First I have to make a statement; I was one of the doubters. Many have attempted to 'revive' British motorcycle manufacturing by trading on well-known names of the past. Triumph is now a successful international brand, but when Stuart Garner bought the rights to make and sell Norton in 2008, I was sceptical. From the point of view that it takes great piles of cash to design, build and sell motorcycles. Wishful thinking, romance and nostalgia are not enough.

'You can't throw money at a problem', a popular cliché that politicians like to tell us. Especially if they don't want to fund or resolve a problem. But in many circumstances, it's the only way to move forward.

Take John Bloor, for instance. A rich property developer who had no interest in motorcycling. Until he bought Triumph. He recognised the importance of investing in top development and manufacturing facilities. And now sells bikes that compete in the world market.

Stuart Garner is a motorcyclist. Like many of us, he began riding in his teens. He loved everything riding motorcycles can bring. He now produces a motorcycle whose name resonates with hundreds of stories of a famous bike on road and track.

He lives and works at Donington Hall. A stately home close to the race track that shares the name. He hosts a monthly bike night there throughout the summer because he likes to be close to his customers and motorcyclists.  

A Done Deal

This didn't spring from nowhere, of course. Garner has made a lot of money as a business person. He developed a large fireworks company and became a successful trader in the world's stock markets. This provided a financial basis for investing in Norton.

In 2007 he bought Spondon Engineering, a motorcycle frame and parts manufacturer. It was when the company was building a prototype Norton rotary racer that it realised it didn't have the rights to use the Norton name.

The following year, dodgy dealing coupled with greed brought the world financial markets to near collapse. An investment banker named Ollie Curme owned the Norton name at the time. He had spent several million dollars trying to get the bikes produced again in the US.

He'd given Stuart Garner permission to use the Norton name for the rotary. Curme's financial star waned when Lehman Brothers, the huge investment bank, went under. He telephoned Garner, offering to sell Norton. He agreed, flew to New York, and the deal was done in a few days.

At this stage, Garner had no premises, no bikes, and no staff. Only a few CDs illustrating engineering drawings and specifications, plus four prototypes. Would this venture turn out to be another false start for Norton?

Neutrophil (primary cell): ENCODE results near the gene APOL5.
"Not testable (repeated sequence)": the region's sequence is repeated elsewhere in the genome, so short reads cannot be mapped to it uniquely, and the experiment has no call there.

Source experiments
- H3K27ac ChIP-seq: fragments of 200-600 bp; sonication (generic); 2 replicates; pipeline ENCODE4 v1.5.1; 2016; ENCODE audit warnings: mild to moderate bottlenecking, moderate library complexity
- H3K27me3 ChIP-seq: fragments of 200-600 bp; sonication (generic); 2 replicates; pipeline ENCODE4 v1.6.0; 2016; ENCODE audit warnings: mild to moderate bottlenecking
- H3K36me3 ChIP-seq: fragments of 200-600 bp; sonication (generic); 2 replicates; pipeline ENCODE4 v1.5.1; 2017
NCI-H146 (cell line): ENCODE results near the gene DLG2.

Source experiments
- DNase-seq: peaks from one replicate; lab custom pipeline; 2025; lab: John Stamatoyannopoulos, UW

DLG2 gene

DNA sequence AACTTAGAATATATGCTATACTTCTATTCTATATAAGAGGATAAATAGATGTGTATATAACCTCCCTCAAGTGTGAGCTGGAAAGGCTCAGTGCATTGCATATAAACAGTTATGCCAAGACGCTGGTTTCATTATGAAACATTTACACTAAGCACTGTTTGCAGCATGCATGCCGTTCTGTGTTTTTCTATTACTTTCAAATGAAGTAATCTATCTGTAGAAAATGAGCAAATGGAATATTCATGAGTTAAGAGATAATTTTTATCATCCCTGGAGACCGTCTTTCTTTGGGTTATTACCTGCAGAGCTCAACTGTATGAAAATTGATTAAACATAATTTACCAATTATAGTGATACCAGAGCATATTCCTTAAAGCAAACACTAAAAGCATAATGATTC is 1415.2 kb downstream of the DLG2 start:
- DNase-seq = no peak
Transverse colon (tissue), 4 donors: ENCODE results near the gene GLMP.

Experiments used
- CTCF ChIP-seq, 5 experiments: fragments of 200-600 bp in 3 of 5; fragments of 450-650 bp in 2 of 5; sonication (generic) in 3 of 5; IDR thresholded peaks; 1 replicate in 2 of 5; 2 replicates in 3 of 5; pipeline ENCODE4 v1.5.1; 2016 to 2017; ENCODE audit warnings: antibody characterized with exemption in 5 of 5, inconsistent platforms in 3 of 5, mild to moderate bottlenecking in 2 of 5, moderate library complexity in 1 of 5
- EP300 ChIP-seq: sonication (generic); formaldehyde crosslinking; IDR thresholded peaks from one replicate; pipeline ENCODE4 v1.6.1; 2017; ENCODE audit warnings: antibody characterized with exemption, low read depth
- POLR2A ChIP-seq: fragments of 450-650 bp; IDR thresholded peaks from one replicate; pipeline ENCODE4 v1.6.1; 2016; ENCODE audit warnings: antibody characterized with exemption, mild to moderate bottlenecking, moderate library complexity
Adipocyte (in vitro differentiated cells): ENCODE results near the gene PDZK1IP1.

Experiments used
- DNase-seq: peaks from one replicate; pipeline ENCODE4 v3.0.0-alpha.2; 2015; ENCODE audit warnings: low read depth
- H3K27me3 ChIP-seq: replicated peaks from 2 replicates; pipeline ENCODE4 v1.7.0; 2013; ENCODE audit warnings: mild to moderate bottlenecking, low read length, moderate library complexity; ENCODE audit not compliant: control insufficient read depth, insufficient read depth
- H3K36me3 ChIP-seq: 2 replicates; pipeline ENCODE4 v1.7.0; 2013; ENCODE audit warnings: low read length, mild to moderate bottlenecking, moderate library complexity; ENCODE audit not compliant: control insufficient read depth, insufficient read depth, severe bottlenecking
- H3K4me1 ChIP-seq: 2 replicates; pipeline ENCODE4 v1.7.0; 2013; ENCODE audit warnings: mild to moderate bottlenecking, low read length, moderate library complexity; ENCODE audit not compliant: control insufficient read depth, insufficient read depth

Investing in Norton

In the nineties, the bike brand had several global owners but failed to live up to the promise of a new range of bikes. But Stuart Garner is a determined man. He was able to put a team and the finance together to start bringing the new Nortons to market.

What's admirable about Garner's Norton rebirth is his commitment to training new engineering apprentices.  He successfully attracted government funding for this, recruited and trained people throughout the manufacturing process engaged in by Norton and its supply partners.

Apparently, he sent a tweet to George Osborne (remember him?). He'd recently announced an investment of £10 million for the Ford motor company to build cleaner engines. Garner wanted to bring his attention to the successful work they were doing at Norton. His discussion with Osborne yielded some £4 million from the government and £2.5 million from banking sources.  Money to invest in the motorcycle industry manufacturing supply chain and apprentice academy. His aim is to rekindle the skills which have been lost down the years in this type of high-end engineering.

I've gone from being a sceptic, to being one of the thousands who has clustered around the Norton stand at various shows admiring the design and specification of its range.

This is not mass production in terms of taking on the big Japanese builders or the likes of BMW and Piaggio. Norton builds bikes for a newer market. Riders whose motorcycle is a source of pure pleasure. Those who don't necessarily use their bike for utilitarian purposes.

Last year came news that the company would be launching a new model , the 1200cc V4. It's now confirmed that it will be available in the metal, so to speak, in 2017, as a limited edition model of 200 bikes. Word on the street is that the first batch has all been sold.

It's difficult to get exact information about the price of these 200bhp machines. £44,000 is the figure which has been bandied around the motorcycle media. Definitely an example of 'if you have to ask the price, you can't afford it'. The bike should be on display at Motorcycle Live at the NEC in November.

The Norton Lifestyle